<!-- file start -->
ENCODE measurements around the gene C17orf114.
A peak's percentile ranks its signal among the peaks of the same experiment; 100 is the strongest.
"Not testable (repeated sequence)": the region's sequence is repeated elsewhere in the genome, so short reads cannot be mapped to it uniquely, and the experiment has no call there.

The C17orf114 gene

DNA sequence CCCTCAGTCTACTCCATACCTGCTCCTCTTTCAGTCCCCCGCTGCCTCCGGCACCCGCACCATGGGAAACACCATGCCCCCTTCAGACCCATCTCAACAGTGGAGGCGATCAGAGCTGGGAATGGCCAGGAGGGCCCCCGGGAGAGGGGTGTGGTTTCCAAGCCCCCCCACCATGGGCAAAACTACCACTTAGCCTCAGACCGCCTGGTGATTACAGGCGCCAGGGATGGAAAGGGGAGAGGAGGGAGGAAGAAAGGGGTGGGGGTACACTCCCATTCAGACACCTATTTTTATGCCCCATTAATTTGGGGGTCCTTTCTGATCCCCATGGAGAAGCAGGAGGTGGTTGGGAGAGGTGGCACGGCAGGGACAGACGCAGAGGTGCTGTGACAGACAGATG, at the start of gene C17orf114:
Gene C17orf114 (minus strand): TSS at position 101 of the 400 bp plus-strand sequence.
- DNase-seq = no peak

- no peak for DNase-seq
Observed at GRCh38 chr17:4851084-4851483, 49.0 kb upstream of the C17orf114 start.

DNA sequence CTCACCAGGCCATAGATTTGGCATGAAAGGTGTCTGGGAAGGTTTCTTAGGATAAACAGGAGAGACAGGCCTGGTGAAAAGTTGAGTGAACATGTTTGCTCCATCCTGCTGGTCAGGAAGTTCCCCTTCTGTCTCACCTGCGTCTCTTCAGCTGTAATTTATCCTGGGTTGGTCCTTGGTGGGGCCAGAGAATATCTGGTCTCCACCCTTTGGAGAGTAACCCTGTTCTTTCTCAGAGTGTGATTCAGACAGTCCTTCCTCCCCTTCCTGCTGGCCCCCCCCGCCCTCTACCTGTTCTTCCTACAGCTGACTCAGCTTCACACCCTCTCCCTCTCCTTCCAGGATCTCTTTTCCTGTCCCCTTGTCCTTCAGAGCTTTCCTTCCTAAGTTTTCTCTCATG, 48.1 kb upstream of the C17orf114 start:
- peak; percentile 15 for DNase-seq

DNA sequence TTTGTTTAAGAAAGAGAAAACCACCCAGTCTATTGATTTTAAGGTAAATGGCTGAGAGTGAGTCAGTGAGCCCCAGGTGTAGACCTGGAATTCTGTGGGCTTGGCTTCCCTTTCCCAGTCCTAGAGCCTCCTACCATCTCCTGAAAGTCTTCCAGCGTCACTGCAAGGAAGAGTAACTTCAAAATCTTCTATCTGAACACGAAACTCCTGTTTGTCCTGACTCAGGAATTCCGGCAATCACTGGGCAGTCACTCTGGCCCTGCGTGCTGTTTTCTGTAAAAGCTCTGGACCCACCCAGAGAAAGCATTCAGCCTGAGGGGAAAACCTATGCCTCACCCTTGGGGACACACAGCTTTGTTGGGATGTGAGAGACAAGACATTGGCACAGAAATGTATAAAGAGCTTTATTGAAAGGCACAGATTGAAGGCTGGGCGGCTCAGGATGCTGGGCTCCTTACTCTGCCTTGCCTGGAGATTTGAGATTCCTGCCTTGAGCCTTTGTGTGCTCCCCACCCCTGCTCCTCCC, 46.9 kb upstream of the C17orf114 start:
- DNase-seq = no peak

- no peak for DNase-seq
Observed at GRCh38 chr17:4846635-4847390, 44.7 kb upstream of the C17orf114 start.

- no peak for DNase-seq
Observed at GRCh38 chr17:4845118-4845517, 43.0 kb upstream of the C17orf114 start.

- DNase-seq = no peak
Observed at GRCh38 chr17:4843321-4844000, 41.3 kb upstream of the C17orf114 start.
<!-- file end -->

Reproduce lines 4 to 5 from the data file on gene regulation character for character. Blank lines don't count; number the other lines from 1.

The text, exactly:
The C17orf114 gene

DNA sequence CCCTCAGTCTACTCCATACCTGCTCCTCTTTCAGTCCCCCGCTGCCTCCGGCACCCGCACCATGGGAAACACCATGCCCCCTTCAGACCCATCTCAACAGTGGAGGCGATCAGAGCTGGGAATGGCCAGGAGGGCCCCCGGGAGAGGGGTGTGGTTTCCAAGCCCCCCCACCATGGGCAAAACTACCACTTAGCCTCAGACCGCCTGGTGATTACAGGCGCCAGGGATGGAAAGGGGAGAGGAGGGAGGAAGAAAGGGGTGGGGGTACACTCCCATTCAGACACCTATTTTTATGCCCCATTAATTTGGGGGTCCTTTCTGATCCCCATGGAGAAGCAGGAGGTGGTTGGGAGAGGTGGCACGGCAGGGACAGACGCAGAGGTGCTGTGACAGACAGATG, at the start of gene C17orf114: